I decided to use cloth wipes because it was inconvenient to change a cloth diaper and have a dirty disposable wipe that I had to take and put into the trash. I have 3 dozen flannel wipes that I purchased from cotton babies. I researched wipe solutions and found there to be a ton of possible choices. I settled on my own concoction. Small squirt/sprayer bottle from walmart, it holds less than 1 cup. Fill 3/4 with water, add 1 squirt of baby wash (cleansing), 1 squirt of baby oil or any other oil (moisturizing), 10 drops of tea tree oil (anti-microbial), and top off with witch hazel (anti-inflammatory). I had heard that you can accordion fold the wipes in a used wipes box, then pour the solution over the wipes. But some people had trouble with mold. So we do a different routine.

When I change his diaper I put the clean diaper under his bottom, take off the dirty one, put a dry wipe between his bottom and the new diaper and spray his bottom (this keeps the solution from running up his crack and getting his clothing wet). I wipe his bottom with the same dry wipe. I only have to use one wipe per diaper change and I just throw everything into the diaper pail. Because breastmilk is water soluable, I do not rinse or scrape the diapers. Formula fed babies or babies who have started solids require a slightly different routine. I then powder his butt with the baby anti-monkey butt every time, and snap the diaper back on him.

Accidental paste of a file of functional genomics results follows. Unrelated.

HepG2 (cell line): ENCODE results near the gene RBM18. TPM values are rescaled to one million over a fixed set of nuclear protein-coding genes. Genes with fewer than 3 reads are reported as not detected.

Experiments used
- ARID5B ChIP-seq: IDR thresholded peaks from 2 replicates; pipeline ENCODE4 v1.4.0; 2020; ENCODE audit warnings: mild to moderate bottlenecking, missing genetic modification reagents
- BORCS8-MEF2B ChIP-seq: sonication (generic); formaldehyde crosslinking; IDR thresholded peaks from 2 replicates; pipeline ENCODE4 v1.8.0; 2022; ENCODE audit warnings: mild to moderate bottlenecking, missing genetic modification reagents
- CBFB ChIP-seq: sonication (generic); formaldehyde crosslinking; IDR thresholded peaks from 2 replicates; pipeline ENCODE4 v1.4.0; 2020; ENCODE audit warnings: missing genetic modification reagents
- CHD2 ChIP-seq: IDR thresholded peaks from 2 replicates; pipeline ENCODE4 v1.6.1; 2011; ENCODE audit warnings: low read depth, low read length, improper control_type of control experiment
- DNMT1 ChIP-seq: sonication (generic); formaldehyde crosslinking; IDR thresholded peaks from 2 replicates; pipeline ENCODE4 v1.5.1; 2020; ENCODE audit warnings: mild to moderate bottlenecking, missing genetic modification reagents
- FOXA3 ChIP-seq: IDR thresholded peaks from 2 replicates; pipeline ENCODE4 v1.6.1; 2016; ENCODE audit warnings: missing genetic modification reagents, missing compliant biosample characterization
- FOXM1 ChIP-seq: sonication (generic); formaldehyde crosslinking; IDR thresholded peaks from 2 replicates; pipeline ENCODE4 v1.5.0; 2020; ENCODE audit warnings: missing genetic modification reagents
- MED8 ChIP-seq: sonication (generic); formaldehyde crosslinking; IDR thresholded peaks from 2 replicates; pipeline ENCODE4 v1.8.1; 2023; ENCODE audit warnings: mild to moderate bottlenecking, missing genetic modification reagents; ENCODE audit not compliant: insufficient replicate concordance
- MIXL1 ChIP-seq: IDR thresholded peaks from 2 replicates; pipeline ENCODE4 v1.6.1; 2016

Speaking of snaps, we went with snaps instead of aplix (velcro) because of my long hair, dog hair and general fuzz which wears down the stickiness of the aplix. I also read that applix can scratch the skin if your little one has a bit of a muffin top. We have had no trouble with snaps as of yet, they work well, have not broken and fit just fine.

I have E's schedule on the fridge along with the diaper washing routine and the recipe for the diaper solution. Nate has been exceptional at cloth diapering since I returned to work and has taken over nearly the whole routine while I've been gone. Although, I am always the one that folds and puts everything away once washed, however, this is also the case for our clothes so I'm not surprised.

We plan to continue to cloth diaper Ethan and any future children, I can not see how my mind could be changed at this time.

Friday, March 7, 2014

Oily House Friday: digestZen doTerra

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Linking up with Bridget for this post.

I've long been a fan of the more natural ways of doing things and essential oils have just fallen into my lap slowly over the last year or so.

It all started with massage...

I had gone to the chiropractor for an adjustment when I could find no other relief for very localized back pain (and infertility). After several visits, my back, neck, feet and pelvis were all feeling much better. However, my muscles were so tight and my stress so high, I kept knocking things out of whack. My chiropractor recommended her aunt (it's a small town!) as a masseuse. I went to her several times and always felt great afterwards and loved the oils she used to calm, relax and de-stress me. However, I stopped going to her last January just before we started IVF.